"Building Better Regulators"
There’s been a fair amount of talk lately about how regulators screw up (just like the right of us) and so we need to minimize discretion, etc. That’s all fair enough. But it’s also the case that not all public sector agencies are created equal. Something that isn’t getting discussed in the current legislative effort to improve financial regulation is how to we build better regulatory agencies, and how do we build agencies that have more social and political prestige in a way that makes it costly to interfere with them. The prestige issue is important. The President can always try to overrule career people, but whether he’s likely to get away with it—and whether his advisors are likely to think it’s a good idea—has a lot to do with which agency the career people work for.
Tim Fernholz touched on some of this yesterday:
One thing that could be done now to improve our regulatory regime, besides more focus on appointments, would be an amendment to the Senate financial reform bill, the “Regulatory Force Modernization Amendment,” or some such thing. It would bump up regulator and bank examiner salaries, provide more training opportunities, hire more diverse staff (read the Epicurean Dealmaker) and, hell, give them badges and an ethos. If we’re serious about improving our regulatory institution, we need to come at the problem from all angles.
Legislation is important, but it’s also worth noting that there’s a lot that can be done on this front that’s non-legislative. The “ethos” issue is especially important. If an FBI agent notices that there’s a group of Italian-American gentlemen who seem to spend most of the day hanging out in the back room of a strip club but who also sometimes meet with Columbian dudes in a warehouse and seem to be social acquaintances with street-level drug dealers, then he’s not going to say “well, nothing illegal about hanging out in the back room of a strip club.” He’s going to say “smells like mafia” and investigate.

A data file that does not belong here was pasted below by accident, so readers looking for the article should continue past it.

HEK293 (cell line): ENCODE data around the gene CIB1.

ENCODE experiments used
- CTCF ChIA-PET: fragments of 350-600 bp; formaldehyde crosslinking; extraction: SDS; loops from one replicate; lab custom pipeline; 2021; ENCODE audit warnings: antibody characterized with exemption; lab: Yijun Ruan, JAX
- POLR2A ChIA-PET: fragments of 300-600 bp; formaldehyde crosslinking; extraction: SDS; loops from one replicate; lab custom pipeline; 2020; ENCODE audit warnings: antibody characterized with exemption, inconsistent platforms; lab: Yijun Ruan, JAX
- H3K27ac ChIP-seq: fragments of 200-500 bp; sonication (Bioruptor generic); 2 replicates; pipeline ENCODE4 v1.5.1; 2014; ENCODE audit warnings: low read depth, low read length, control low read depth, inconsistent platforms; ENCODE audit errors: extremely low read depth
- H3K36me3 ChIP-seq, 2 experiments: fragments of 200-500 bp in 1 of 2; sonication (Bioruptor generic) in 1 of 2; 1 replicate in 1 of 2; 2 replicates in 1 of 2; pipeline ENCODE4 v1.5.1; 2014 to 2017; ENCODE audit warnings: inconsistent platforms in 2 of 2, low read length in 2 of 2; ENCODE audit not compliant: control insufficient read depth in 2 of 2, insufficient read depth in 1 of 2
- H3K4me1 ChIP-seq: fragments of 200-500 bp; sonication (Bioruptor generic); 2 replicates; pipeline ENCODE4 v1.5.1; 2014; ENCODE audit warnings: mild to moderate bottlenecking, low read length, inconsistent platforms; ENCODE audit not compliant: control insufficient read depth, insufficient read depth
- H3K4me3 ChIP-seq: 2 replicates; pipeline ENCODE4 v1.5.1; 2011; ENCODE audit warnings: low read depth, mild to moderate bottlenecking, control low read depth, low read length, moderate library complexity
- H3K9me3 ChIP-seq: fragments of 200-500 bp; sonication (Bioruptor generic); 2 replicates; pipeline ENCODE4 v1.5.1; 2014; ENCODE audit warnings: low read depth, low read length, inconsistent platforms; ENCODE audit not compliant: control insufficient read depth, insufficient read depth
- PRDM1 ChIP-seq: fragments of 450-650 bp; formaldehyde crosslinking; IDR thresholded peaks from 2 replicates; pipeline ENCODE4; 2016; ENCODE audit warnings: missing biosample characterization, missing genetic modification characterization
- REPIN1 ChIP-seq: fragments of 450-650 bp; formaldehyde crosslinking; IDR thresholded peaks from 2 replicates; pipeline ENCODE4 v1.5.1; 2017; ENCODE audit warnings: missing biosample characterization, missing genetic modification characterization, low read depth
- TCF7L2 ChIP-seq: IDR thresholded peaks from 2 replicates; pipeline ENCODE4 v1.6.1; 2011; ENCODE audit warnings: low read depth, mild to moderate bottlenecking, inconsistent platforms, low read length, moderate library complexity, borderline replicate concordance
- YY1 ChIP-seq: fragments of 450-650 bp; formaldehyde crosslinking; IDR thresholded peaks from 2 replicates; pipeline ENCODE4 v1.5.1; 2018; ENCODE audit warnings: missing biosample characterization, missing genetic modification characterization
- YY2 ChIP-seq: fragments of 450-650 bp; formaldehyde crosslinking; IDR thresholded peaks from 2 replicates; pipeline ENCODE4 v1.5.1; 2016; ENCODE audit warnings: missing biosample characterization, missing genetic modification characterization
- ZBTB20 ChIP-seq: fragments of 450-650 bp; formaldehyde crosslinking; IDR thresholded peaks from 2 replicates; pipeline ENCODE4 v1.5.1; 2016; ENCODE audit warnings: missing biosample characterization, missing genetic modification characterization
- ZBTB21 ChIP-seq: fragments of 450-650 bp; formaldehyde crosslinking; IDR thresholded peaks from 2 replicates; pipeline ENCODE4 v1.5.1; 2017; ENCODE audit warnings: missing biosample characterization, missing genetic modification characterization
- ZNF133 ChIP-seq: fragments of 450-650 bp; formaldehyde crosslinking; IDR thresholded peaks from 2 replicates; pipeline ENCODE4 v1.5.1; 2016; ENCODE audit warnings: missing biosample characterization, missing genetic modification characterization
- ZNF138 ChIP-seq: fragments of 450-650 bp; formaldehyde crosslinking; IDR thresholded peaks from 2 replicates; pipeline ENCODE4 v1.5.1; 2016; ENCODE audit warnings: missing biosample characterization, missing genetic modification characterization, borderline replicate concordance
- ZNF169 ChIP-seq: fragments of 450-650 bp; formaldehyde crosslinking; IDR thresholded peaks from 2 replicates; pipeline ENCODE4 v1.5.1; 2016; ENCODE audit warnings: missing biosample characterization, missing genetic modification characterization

This is not necessarily the ethos you want every public agency to have. You don’t want the guys at the state business licensing department to treat every piece of bad paperwork as prima facie evidence of a criminal conspiracy. Ideally, you want them to be helpful and make it clear to people what the right process is. But on banking, what we’d like to do is change the ethos from one of helpfulness to one of suspicion. There’s always going to be a concern that financial malfeasance is a bit like a balloon and if you squeeze hard on one aspect it goes and pops up someplace else. Which means that you need regulators—from the front-line personnel up to the heads of the agencies—who are proactive to an extent and understand themselves as upholding the idea of limiting risk and leverage, rather than enforcing a narrow conception of the rules. Obviously, regulators can’t stop people from doing things that aren’t actually against the rules, but if the issue is that regulators think people are exploiting a loophole they can always try to ask for new authority. That basically never happened during the late bubble, which is an issue of ethos.
What’s more, this is actually the kind of thing that I think Tim Geithner is ideally situated to understand and help spur. After all, unusually for a cabinet secretary he’s not a politician. He’s a former civil servant who rose to a high-level civil service job and then to a low-level political job and then a higher-level one, and then to the New York Fed and then to the cabinet. It’s not a typical career path, but it’s one that could be emphasized and leveraged to try to create a culture that does more to valorize public service and the idea of a job well-done in the public sector.